Throughout this so-called “fiscal cliff” debate, the American public has been treated to a parade of Very Important Businesspeople doling out advice. Some of those VIBs are hyper-informed and lucid on all manner of fiscal and tax issues. And some … are not.
In today’s New York Times story on the steps rich people are taking to insulate themselves from the effect of post–New Year tax hikes, we get a healthy dose of the second kind of VIB, and a very strong indication that wealth and brainpower aren’t necessarily correlated one-to-one.
The premise of the Times article is that, filled with fear about looming tax hikes and/or the tax-raising effects of the fiscal cliff, investors are pulling their money out of the market in droves, trying to book all of their income at lower 2012 tax levels instead of waiting for 2013.
That’s an anticipated consequence of tax hikes — if investors see them coming, they will always try to arbitrage the tax laws so as to maximize their profits. That strategy is so common that it even has a name: “tax gain harvesting.”
What’s missing among many investors is even a basic awareness of how to work the system to their advantage. Take this guy:
John Moorin, the founder of a medical equipment company near Indianapolis, said he sold about $650,000 in dividend-paying stocks like McDonald’s and Coca-Cola a few days after the election, worried about the potential increase in taxes.
“I love these companies, but I’m so scared that now all of the sudden I’m going to get taxed at such a rate with them that they won’t be worth anything,” Mr. Moorin said.
Anyone with any financial know-how — and you’d hope a guy with $650,000 to invest in large-cap equities alone would have some know-how — would tell you that this is an idiotic idea. Even if Congress were to pass a 100 percent dividend tax, which would never happen (the highest proposed rates out there are around 40 percent), there is no possible way Moorin’s stocks “won’t be worth anything,” unless the companies themselves go out of business. (Now, they might be worth less after a dividend tax hike, but that’s hardly a reason to panic and sell everything.)
Then there’s this:
Kristina Collins, a chiropractor in McLean, Va., said she and her husband planned to closely monitor the business income from their joint practice to avoid crossing the income threshold for higher taxes outlined by President Obama on earnings above $200,000 for individuals and $250,000 for couples.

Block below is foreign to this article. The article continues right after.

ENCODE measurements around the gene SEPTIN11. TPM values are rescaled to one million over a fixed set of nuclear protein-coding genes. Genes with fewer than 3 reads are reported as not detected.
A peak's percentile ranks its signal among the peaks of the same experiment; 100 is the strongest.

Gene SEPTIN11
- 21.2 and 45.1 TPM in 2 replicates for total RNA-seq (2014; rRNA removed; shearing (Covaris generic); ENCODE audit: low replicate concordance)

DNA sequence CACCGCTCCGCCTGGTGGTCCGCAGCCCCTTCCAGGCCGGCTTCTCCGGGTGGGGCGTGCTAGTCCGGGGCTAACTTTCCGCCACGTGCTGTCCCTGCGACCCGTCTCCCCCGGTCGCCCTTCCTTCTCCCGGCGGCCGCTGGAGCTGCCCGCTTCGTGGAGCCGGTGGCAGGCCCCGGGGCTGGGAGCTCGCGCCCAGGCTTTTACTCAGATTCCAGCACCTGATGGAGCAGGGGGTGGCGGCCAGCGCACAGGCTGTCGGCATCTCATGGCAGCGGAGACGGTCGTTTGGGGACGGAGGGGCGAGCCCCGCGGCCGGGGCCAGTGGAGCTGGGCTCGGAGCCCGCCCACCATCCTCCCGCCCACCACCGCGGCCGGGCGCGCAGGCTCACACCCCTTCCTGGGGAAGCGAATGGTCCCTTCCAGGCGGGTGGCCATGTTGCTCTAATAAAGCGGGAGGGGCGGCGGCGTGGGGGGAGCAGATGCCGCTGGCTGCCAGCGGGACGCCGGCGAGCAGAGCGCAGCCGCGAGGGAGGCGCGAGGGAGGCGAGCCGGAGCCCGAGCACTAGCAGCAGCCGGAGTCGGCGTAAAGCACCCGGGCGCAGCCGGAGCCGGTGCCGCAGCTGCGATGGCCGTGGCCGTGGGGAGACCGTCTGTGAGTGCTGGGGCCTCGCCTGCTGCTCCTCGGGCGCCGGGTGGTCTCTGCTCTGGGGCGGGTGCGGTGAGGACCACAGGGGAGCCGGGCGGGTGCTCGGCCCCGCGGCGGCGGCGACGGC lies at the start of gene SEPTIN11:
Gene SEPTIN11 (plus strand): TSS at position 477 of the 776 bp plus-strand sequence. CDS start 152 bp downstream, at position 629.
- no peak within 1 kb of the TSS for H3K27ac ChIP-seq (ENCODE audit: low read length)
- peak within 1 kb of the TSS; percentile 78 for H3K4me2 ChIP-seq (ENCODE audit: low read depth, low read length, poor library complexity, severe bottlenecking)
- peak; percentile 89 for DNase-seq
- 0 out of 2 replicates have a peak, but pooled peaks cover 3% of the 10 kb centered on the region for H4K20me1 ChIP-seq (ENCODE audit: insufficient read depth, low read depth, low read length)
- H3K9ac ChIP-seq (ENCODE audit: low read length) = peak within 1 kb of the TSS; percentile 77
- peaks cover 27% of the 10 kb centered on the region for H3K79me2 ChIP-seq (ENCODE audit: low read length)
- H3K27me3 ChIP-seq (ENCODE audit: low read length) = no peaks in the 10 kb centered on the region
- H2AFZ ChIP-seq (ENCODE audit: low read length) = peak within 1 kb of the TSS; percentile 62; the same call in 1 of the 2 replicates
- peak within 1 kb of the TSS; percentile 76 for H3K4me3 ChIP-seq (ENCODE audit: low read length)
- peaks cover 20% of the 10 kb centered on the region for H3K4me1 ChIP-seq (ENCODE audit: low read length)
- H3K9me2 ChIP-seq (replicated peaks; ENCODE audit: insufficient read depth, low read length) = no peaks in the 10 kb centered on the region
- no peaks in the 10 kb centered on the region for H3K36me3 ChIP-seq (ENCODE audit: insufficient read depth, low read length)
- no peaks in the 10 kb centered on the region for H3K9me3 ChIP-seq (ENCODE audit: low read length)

Ms. Collins said she felt torn by being near the cutoff line and disappointed that federal tax policy was providing a disincentive to keep expanding a business she founded in 1998.
“If we’re really close and it’s near the end-year, maybe we’ll just close down for a while and go on vacation,” she said.
If tax rates on couples making more than $250,000 rise next year, that does not mean that Kristina Collins has to keep her income below $250,000 or else pay a much higher tax rate on everything she made. Our system of marginal tax rates means that only the portion of her family’s income that is above $250,000 will be taxed at the new rate. (Meaning, that, if she and her husband make $251,000 next year, only $1,000 of that will be taxed at the new rate.) There’s no magical threshold that, once you cross it, automatically raises your overall tax rate — and thus, no incentive for Collins and her husband to close up shop to avoid crossing over.
That Collins and many other people don’t understand marginal income tax rates is understandable. (Even some senators don’t get it!)
But the fact that these rich (and almost-rich) people not only feel confident enough in their wrong-headed assessments of the tax consequences of President Obama’s economic policies to rejigger their personal finances, but to give quotes to the New York Times about how they’re rejiggering their personal finances, is truly unbelievable. And it means that one-percenters, those Makers and Job Creators nonpareil, can be just as dumb as the rest of us.